# Keyword Extraction with BERT

I’ve been interested in blog post auto-tagging and classification for some time. Recently, I was able to fine-tune RoBERTa to develop a decent multi-label, multi-class classification model to assign labels to my draft blog posts. This automated a small yet nonetheless substantial part of my blog post writeup workflow. Now, running

format 2021-02-10-some-article.ipynb


automatically generates a markdown file that not only includes all the contents of the Jupyter notebook, but it also includes automatically generated tags that the fine-tuned BERT model inferred based on text processing.

Nonetheless, I knew that more could be done. The BERT fine-tuning approach came with a number of different drawbacks. For instance, the model was only trained on a total of the eight most frequently occuring labels. This was in large part due to my naïve design of the model and the unavoidable limitations of multi-label classification: the more labels there are, the worse the model performs. The fact that the dataset had been manually labeled by me, who tagged articles back then without much thought, certainly did not help.

The supervised leanring approach I took with fine-tuning also meant that the model could not learn to classify new labels it had not seen before. After all, the classification head of the model was fixed, so unless a new classifier was trained from scratch using new data, the model would never learn to predict new labels. Retraining and fine-tuning the model again would be a costly, resource-intensive operation.

While there might be many ways to go about this problem, I’ve come to two realistic, engineerable solutions: zero-shot classification and keyword extraction as a means of new label suggestion. In today’s post, I hope to explore the latter in more detail by introducing an easy way of extracting keywords from a block of text using transformers and contextual embeddings. The method introduced in this post heavily borrows the methodology introduced in this Medium article by Maarten Grootendorst, author of the KeyBERT. I highly recommend that you check out both his post as well as the library on GitHub.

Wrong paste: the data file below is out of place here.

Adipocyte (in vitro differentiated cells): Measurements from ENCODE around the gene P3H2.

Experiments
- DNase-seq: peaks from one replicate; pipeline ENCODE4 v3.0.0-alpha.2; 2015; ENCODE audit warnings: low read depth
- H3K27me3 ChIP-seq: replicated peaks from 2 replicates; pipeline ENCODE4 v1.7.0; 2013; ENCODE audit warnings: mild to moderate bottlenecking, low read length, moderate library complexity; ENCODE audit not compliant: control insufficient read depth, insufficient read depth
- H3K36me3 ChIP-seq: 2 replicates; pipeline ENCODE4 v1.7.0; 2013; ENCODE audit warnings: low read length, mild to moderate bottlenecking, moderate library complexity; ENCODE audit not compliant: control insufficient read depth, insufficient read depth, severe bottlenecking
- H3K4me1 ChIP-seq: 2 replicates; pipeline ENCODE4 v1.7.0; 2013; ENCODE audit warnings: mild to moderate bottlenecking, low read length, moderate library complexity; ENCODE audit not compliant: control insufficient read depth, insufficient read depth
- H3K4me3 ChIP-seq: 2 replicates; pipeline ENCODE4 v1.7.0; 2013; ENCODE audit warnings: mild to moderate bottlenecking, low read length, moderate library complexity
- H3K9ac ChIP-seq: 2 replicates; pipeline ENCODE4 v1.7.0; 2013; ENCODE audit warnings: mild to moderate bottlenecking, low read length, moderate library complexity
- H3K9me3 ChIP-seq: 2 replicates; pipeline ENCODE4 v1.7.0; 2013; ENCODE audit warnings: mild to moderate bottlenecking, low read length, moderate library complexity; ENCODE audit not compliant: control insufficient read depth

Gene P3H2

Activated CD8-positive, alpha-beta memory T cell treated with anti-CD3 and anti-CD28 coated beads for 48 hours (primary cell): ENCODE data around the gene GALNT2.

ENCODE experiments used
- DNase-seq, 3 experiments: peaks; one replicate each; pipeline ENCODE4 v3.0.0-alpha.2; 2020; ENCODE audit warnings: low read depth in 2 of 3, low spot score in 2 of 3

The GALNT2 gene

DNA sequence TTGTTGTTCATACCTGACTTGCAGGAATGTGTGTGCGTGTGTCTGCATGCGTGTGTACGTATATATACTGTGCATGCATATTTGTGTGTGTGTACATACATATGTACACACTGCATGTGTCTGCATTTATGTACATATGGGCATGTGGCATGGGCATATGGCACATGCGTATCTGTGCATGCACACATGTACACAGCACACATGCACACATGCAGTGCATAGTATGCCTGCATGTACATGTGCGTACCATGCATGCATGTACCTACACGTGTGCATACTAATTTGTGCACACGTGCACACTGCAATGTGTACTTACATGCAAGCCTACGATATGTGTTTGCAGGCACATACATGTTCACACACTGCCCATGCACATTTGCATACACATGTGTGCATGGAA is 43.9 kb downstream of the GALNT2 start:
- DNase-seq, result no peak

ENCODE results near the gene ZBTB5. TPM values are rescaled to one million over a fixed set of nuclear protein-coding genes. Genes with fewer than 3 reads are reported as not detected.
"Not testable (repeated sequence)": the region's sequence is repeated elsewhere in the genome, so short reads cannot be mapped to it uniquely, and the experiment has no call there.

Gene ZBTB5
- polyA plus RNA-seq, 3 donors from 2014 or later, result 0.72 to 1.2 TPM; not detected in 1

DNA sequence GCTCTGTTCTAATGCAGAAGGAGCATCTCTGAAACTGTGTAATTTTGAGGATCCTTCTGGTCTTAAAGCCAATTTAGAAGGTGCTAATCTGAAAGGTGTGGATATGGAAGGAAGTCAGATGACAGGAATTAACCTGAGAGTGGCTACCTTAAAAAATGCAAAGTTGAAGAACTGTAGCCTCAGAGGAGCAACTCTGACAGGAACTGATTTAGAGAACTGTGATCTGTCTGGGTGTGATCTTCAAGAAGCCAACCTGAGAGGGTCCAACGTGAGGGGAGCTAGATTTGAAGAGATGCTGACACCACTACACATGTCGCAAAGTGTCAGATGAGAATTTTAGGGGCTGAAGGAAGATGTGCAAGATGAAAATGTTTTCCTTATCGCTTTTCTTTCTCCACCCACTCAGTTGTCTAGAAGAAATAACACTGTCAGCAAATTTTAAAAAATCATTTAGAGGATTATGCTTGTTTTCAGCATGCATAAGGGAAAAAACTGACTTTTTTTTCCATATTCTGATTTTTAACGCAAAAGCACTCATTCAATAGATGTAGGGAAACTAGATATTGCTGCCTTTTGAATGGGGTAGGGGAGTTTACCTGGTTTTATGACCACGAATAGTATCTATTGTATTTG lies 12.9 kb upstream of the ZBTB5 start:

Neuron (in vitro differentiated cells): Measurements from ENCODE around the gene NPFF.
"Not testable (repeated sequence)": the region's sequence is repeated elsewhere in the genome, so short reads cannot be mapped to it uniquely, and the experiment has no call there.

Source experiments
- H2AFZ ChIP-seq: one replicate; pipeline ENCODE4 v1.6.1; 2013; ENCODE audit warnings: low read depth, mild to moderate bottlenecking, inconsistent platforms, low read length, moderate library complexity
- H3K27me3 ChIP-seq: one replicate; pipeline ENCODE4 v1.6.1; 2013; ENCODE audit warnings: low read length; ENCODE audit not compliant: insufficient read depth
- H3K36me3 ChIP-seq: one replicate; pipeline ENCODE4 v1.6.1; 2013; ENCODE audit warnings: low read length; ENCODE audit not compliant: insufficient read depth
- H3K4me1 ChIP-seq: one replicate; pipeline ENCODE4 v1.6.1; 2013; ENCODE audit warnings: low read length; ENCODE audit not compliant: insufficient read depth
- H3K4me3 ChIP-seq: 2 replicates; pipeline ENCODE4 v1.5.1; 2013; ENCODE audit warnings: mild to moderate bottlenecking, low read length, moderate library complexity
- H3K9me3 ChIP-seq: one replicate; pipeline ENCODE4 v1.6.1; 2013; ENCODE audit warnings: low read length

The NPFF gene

Without futher ado, let’s jump right in!

# Introduction

Before we get down into the engineering details, here’s a bird’s eye view of what we want to achieve. Given a block of text, we want to have a function or model that is able to extract important keywords. We might specify as a parameter how many keywords we want to extract from the given text. Finally, once we have those keywords, the idea is that each of these keywords could potentially be used as a tag for a blog post. This way, we can overcome the shortcomings of the supervised learning approach with BERT fine-tuning discussed earlier.

I’m writing this tutorial on Google Colab, so let’s go ahead and install the packages that Colab does not ship with my default: spaCy and HuggingFace transformers.

%%capture
!pip install spacy transformers


At its simplest form, I imagine the API of this keyword extractor to look something like this:

extractor = Extractor()
extractor.generate(text, num_keywords=6)


Of course, we could have gone with a much simpler setup and aim for something like

keywords = extract(text, num_keywords=5)


However, as we will see later, each extraction requires a transformer and spaCy model, so maybe it might be better to offer a reusable extractor object, so that the user can pass in another block of text for some other keyword extraction task without having to download different models all the time.

For this demo, we will be using the following block of text, taken from the Wikipedia page on supervised learning.

text = """
Supervised learning is the machine learning task of
learning a function that maps an input to an output based
on example input-output pairs.[1] It infers a function
from labeled training data consisting of a set of
training examples.[2] In supervised learning, each
example is a pair consisting of an input object
(typically a vector) and a desired output value (also
called the supervisory signal). A supervised learning
algorithm analyzes the training data and produces an
inferred function, which can be used for mapping new
examples. An optimal scenario will allow for the algorithm
to correctly determine the class labels for unseen
instances. This requires the learning algorithm to
generalize from the training data to unseen situations
in a 'reasonable' way (see inductive bias).
"""


Hopefully, we can build a simple keyword extraction pipeline that is able to identify and return salient keywords from the original text.